Where Are You Now? Downtown Tampa? St. Petersburg? Share It On Foursquare

Kevin Paget no longer reigns supreme over his own home. He received an e-mail one August morning alerting him to the person that visits his home most: his girlfriend.

It's become a bit of a game between the two, who live in St. Petersburg. Try to "check-in" at the house the most during the day, enough times to beat the other person for the title of "mayor."
This is Foursquare.

A location-based social network, it doesn't revolve around status updates or 140-character messages. Instead, Foursquare users let others know where they are by "checking in" at certain locations.

The site's logo boasts that it "gives you and your friends new ways of exploring your city."

You can become mayor of any location by being the one who visits it the most. You can unlock different badges for doing things like stopping at a bar so many times in one night (Crunked), checking into 10 different venues (Adventurer), or finding places with photobooths (Photogenic).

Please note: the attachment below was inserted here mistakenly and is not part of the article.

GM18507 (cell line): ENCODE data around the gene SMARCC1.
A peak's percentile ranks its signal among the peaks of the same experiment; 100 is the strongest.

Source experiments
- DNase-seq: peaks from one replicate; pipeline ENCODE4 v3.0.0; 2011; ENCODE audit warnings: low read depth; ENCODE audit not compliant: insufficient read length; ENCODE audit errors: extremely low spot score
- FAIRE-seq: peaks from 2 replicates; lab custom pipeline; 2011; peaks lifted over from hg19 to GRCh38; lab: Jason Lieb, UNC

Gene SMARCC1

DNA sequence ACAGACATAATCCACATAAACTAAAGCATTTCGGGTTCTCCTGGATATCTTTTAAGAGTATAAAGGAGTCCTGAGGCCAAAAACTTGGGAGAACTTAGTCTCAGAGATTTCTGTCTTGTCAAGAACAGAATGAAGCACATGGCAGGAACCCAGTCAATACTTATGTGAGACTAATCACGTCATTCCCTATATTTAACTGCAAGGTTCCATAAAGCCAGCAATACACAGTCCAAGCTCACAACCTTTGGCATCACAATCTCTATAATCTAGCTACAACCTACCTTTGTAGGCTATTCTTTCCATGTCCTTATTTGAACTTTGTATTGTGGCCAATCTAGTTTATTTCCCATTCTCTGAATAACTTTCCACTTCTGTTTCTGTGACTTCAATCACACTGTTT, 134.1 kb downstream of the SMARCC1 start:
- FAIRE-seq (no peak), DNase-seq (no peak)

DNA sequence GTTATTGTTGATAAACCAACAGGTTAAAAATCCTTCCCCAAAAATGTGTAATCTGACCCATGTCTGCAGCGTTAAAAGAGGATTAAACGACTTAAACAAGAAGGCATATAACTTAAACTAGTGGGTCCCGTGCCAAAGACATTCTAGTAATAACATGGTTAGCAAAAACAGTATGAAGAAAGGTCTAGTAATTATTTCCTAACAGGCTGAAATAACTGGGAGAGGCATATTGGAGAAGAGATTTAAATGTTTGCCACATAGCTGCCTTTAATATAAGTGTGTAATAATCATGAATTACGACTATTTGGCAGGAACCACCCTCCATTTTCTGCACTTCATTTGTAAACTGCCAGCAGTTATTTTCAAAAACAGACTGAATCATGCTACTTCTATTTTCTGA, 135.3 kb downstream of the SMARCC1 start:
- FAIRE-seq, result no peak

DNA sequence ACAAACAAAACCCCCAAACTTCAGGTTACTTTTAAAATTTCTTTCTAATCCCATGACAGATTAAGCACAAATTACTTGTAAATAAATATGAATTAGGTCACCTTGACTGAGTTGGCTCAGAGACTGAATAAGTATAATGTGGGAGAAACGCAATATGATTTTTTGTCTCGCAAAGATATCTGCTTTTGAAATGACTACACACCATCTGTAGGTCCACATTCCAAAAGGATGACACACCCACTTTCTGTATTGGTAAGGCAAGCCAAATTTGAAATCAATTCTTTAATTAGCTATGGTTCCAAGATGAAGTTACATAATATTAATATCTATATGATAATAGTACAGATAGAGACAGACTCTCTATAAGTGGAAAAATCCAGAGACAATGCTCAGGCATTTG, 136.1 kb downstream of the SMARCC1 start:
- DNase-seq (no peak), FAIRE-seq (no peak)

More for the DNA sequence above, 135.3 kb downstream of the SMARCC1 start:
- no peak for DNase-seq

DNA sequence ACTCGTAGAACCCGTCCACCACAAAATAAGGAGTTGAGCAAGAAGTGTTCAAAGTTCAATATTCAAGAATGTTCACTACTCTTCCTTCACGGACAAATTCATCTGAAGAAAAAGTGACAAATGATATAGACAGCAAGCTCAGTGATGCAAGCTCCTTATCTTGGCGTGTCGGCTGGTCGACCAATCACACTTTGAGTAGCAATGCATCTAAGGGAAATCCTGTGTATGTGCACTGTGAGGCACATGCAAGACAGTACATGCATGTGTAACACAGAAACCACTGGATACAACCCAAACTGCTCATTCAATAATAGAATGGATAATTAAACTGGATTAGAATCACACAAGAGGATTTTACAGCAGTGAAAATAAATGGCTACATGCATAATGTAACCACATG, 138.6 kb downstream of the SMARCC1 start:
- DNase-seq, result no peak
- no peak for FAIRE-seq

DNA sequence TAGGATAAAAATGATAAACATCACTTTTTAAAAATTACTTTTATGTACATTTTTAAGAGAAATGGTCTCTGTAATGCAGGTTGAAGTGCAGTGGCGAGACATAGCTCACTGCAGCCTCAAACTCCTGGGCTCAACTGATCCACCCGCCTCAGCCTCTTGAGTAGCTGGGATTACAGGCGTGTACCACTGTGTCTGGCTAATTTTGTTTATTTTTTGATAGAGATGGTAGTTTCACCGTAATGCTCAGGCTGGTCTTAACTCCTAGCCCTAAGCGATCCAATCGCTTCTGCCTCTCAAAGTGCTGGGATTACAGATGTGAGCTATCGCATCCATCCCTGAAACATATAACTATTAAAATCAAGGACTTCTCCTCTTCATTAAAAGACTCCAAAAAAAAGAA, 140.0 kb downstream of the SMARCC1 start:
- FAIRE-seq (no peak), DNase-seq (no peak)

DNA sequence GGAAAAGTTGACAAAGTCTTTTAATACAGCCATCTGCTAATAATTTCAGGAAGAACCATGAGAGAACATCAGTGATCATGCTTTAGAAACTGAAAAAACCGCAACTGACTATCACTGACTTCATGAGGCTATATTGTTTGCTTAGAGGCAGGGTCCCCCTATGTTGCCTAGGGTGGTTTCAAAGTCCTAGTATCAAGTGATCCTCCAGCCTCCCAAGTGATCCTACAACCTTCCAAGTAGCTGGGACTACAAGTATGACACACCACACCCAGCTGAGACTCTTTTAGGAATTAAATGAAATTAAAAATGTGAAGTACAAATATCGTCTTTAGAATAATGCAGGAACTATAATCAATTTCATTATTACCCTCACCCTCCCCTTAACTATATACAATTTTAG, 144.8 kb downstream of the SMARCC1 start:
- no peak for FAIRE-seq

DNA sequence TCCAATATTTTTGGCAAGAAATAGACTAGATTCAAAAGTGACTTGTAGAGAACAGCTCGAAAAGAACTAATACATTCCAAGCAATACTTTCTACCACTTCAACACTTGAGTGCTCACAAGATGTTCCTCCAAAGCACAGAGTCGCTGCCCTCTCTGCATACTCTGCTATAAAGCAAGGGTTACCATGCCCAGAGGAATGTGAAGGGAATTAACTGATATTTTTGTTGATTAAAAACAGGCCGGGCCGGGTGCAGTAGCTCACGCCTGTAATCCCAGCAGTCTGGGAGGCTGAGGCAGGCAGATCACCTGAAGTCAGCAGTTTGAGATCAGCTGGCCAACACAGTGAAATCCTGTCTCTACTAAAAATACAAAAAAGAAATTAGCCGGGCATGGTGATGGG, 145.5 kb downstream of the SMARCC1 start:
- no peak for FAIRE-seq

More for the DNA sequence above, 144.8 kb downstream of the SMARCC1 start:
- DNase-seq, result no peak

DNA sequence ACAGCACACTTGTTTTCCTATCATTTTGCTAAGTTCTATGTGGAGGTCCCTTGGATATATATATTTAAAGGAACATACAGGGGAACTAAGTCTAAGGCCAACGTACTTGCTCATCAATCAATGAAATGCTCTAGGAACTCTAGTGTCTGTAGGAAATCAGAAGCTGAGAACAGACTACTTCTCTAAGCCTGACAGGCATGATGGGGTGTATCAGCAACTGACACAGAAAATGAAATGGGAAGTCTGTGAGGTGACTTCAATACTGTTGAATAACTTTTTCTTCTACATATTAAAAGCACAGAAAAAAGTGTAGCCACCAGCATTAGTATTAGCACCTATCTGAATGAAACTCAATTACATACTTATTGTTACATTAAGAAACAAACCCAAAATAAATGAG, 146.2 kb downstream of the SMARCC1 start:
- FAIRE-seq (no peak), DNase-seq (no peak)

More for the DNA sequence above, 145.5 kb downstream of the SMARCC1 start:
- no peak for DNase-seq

At first, I was a little skeptical about this premise. It took me about a week to figure out how to "check in." I consider myself pretty savvy in terms of social networking -- I'm on Facebook, I know how to use Twitter hash tags. But the location-based site Foursquare baffled me. My first thought: Isn't it a little creepy to let people know where I am all the time?

But then my Foursquare friend list grew. I began to take note of some of the places I saw pop up frequently. I slowly began to think of check-ins not as creepy alerts, but as part of a network of locations that provide a neat way to document local hot spots. Something that, as a college student in Tampa, I realized was pretty useful.

Finding Hip Places To Hang

The narrative about the Tampa Bay region often revolves around sandy white beaches, white-haired retirees and political shenanigans. And for Tampa, in particular? Strip clubs.

In May 2010, The Tampa Tribune wrote an article about Tampa hosting the 2010 Republican National Convention. It included a compilation of what other news outlets had to say about Tampa. The Salt Lake Tribune in Salt Lake City, Utah, reported that "Salt Lake officials are smarting a little after the Republican National Committee recommended Tampa to host the 2012 GOP Convention. But it was kind of a no-brainer when you look at it a little more closely. Sure, Utah has its selling points. But Tampa, Tampa has lap dances."